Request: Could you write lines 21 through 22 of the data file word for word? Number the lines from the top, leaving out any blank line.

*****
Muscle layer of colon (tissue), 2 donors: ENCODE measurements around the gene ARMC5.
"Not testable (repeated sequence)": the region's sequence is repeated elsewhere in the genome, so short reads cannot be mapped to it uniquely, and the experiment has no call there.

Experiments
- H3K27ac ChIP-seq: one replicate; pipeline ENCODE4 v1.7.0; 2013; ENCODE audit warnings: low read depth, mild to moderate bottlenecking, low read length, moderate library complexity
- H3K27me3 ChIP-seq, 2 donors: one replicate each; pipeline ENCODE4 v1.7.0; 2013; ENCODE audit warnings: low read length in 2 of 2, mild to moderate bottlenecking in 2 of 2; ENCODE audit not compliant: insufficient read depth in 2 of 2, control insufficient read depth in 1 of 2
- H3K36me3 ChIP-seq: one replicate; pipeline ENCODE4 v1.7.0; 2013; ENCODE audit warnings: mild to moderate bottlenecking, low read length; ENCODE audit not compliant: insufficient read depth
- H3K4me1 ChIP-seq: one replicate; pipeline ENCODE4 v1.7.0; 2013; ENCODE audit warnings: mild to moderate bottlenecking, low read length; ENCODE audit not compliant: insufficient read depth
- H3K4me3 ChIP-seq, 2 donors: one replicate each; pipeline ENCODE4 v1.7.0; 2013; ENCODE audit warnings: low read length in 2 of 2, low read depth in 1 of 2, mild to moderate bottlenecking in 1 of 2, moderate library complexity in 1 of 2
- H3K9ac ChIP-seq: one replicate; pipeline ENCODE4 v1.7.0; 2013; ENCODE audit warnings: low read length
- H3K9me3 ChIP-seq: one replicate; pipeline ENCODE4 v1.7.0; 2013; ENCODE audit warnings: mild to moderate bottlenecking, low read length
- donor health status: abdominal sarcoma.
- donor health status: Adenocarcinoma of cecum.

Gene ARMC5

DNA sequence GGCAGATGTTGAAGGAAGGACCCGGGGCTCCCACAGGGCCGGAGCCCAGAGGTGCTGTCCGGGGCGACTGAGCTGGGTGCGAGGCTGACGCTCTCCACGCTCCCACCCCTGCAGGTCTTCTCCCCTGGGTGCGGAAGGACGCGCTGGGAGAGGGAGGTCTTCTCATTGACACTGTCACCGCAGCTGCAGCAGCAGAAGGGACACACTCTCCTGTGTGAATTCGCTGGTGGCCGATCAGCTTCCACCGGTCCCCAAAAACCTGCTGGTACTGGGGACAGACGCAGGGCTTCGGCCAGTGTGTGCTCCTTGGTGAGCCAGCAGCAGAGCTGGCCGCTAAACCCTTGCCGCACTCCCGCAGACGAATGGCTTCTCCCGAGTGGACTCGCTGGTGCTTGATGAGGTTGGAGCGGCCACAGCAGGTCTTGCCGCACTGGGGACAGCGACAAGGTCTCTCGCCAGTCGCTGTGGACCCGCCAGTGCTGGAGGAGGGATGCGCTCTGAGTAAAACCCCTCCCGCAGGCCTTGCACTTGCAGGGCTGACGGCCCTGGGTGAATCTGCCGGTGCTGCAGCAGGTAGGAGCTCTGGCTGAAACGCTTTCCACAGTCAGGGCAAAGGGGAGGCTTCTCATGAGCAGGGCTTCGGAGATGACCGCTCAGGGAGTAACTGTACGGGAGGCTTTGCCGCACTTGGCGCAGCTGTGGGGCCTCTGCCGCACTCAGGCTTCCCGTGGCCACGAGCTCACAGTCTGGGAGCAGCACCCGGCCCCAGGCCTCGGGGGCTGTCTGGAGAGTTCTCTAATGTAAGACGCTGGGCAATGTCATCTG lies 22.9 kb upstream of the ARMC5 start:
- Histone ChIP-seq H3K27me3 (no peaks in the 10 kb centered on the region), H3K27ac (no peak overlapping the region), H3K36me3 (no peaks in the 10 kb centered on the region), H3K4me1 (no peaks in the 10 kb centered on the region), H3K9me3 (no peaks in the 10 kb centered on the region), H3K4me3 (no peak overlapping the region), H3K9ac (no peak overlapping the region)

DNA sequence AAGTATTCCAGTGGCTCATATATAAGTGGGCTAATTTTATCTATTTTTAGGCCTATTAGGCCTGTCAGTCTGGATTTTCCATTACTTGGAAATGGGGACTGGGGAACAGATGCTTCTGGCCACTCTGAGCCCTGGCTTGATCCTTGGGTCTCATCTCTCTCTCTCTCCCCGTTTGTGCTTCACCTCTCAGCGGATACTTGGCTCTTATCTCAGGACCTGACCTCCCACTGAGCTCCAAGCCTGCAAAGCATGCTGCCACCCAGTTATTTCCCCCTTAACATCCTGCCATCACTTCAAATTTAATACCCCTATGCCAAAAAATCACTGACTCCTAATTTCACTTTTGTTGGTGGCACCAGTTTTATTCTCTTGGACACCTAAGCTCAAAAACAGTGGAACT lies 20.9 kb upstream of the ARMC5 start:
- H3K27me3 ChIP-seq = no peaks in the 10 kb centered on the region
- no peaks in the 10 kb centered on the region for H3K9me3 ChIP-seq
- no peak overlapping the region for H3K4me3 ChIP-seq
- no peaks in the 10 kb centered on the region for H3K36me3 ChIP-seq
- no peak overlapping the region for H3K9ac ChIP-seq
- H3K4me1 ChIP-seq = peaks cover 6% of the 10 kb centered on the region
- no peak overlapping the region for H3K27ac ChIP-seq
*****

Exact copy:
- no peak overlapping the region for H3K9ac ChIP-seq
- H3K4me1 ChIP-seq = peaks cover 6% of the 10 kb centered on the region